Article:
Melodica Playing Techniques
March 7, 2014 at 1:38 am #1938
So I am going to try to post a recording that shows some of the playing techniques I discovered by accident a few weeks ago.
Keep in mind that I am doing this with a Hohner Piano 26 soprano melodica, which has the sound holes on the back of the keyboard (back side of the melodica). I am using a short rigid mouthpiece and I am holding the melodica at the base (the opposite end from the mouthpiece).
Basically I am doing several things here. The first part of the recording (the chords), I am showing how you can mute the sounds of the melodica by holding it against your chest while wearing thick clothing like a rugby shirt. When you press the melodica against your chest, the sound is muted. When you lift the melodica away from your chest, it becomes bright. Of course you can get all sorts of variations in between too.
Then I play a couple riffs where I am moving the melodica towards and away from my chest quickly, creating a wha wha and vibrato sound. I discovered tonight that the heaviest vibrator/wha wha effect is coming (I think) from my finger actually partially lifting off of the key as I vigorously move the instrument to and fro. But some is coming from just moving the melodica in the air and some is coming from the muting and un-muting of the sound holes as they come in near contact with my chest.
The last part of the recording is me just waving the instrument around. Sometimes I hold it against my chest and quickly twist it to expose the holes to get a harmonica cupped/uncupped sound. There is a little note bending going on too.
Basically I am trying to make my melodica sound like a harmonica. Slowing I am getting there.
Anyhow, here is an attempt to provide a link to the recording on SoundCloud.
Let me know if you can hear the clip. I am new to SoundCloud and still figuring it out.
LowboyMarch 7, 2014 at 1:39 am #1939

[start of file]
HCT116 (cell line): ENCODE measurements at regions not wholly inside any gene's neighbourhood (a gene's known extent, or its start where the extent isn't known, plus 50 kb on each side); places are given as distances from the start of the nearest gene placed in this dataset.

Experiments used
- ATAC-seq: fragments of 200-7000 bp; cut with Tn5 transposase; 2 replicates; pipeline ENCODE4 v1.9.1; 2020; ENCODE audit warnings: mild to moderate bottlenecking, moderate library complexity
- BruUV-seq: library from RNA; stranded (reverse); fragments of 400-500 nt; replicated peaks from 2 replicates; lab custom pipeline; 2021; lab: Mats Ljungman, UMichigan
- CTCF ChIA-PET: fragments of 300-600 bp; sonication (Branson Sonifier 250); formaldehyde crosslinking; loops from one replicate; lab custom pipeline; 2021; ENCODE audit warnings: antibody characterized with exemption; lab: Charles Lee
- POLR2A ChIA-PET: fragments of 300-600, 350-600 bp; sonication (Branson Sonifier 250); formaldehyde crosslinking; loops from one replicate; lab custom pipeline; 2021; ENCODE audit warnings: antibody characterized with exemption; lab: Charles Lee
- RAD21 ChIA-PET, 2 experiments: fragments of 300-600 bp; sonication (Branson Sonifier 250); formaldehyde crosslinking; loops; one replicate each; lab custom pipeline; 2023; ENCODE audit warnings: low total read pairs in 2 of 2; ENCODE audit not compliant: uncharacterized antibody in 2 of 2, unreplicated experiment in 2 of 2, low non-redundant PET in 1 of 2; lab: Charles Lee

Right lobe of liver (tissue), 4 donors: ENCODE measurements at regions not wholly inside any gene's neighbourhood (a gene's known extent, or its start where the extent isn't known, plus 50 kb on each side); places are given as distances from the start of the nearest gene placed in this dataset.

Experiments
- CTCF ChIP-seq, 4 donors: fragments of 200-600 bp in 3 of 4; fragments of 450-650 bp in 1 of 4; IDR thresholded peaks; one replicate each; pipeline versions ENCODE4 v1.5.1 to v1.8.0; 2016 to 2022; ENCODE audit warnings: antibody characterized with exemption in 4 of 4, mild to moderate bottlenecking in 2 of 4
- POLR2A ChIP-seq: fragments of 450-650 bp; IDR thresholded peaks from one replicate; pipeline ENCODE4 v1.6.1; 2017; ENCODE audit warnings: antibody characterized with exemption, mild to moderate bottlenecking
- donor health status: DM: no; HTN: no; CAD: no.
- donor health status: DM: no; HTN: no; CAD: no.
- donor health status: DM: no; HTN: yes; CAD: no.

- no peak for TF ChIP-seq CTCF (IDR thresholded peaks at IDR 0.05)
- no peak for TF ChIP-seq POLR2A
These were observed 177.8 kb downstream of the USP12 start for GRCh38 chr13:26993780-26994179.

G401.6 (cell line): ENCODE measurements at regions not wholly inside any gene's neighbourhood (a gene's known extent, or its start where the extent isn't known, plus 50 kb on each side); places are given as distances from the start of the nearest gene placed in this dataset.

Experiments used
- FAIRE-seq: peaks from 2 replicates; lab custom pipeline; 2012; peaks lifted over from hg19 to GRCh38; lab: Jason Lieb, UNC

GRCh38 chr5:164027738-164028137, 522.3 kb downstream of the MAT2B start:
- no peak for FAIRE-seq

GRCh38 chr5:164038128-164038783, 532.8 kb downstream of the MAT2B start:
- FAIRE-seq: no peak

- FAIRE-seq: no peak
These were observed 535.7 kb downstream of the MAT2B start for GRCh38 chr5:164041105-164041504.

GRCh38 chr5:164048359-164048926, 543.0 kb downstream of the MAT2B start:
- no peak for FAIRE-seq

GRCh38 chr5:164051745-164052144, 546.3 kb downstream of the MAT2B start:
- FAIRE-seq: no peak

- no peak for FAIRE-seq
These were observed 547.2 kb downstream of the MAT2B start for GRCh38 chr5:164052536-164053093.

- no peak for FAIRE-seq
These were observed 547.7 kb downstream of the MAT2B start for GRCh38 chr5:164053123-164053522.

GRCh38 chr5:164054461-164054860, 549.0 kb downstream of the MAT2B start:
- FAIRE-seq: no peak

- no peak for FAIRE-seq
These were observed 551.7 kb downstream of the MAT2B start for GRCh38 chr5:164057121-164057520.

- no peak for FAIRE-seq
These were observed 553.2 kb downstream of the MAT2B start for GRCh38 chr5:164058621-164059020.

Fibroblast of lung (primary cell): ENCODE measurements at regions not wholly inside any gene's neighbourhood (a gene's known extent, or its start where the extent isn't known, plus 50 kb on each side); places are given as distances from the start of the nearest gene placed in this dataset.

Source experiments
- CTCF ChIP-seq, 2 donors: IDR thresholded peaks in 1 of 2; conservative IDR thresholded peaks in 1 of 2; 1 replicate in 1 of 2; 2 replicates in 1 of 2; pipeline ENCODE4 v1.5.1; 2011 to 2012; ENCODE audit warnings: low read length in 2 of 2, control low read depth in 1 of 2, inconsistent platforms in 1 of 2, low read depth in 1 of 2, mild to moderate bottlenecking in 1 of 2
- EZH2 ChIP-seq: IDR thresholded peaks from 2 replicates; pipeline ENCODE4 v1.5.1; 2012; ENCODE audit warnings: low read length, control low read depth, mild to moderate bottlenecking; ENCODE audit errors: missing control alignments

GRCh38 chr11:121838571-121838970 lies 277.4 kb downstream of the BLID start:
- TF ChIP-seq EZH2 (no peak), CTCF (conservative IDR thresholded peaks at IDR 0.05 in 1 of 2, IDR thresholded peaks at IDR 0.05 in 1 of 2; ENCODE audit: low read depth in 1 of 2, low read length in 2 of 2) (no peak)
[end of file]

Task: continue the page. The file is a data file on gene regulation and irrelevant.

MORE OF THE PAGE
Well it looks like the SoundCloud link worked well.
LowboyMarch 7, 2014 at 5:44 am #1942
Very cool Lowboy, dig the wha effect.
Melodica-MeMarch 7, 2014 at 8:48 pm #1943
Thanks, Lowboy. It is very generous of you to share and to explain how you’re getting those sounds out of your melodica. It does sound harmonica-like, but it stands on its own.March 7, 2014 at 10:10 pm #1944
Thanks Melodica-Me and Alan.
I think we must expose as many people as possible to the melodica. Recordings posted on the web will help immensely. I hope to start performing with the melodica soon and posting some recordings.
We must share ideas and support everyone’s interest in playing this instrument. For me that includes taking the instrument to its limit to show what is possible. I would like to see it accepted as a professional instrument and not always referred to as a “learning tool.”
LowboyMarch 8, 2014 at 5:22 am #1945
Absolutely Lowboy, recording and posting is the best way to get the word out. I am working on a few tunes that I hope to post soon. I never really used the melodica as my main instrument because frankly I never really got the call for it. I still here musician joke about them and yes some still consider them as toys, granted some are. I was asked to use my Vibrandoneon to replace an accordian to play “Speak Softly Love” you know the Godfather theme, for a small reception basically because the budget did not allow for an additional musician and one of the guys in the group said hey why don’t you play that fancy wooden melodica so there was a need. I was surprised by the amount of people that came up to me to ask what the name of the instrument I was playing was called and to tell me how beautiful the sound was. There are many You Tube videos out there of people playing the melodica as a goof and yes they sound terrible. So it is up to us to record and post material that show what the melodica can really do in as many different genres to show its versatility. Let’s get busy.
Melodica-meMarch 8, 2014 at 4:13 pm #1946
Does anybody know how the melodica is perceived in Japan?
I’ve seen several youtube videos where Japanese musicians appear to be putting on melodica concerts in front of appreciative and respectful audiences?
If so, I’m curious what they are doing right as far as the melodica being taken seriously?
Beyond that it seems the reggae dub community have a welcoming attitude mostly I think due to the influence of Augustus Pablo.
I think that’s what it’s going to take is an artist with some charisma who plays mostly/only melodica.
Still, I don’t know if we will get to the point of “Melodica Idol”? 🙂March 8, 2014 at 6:58 pm #1950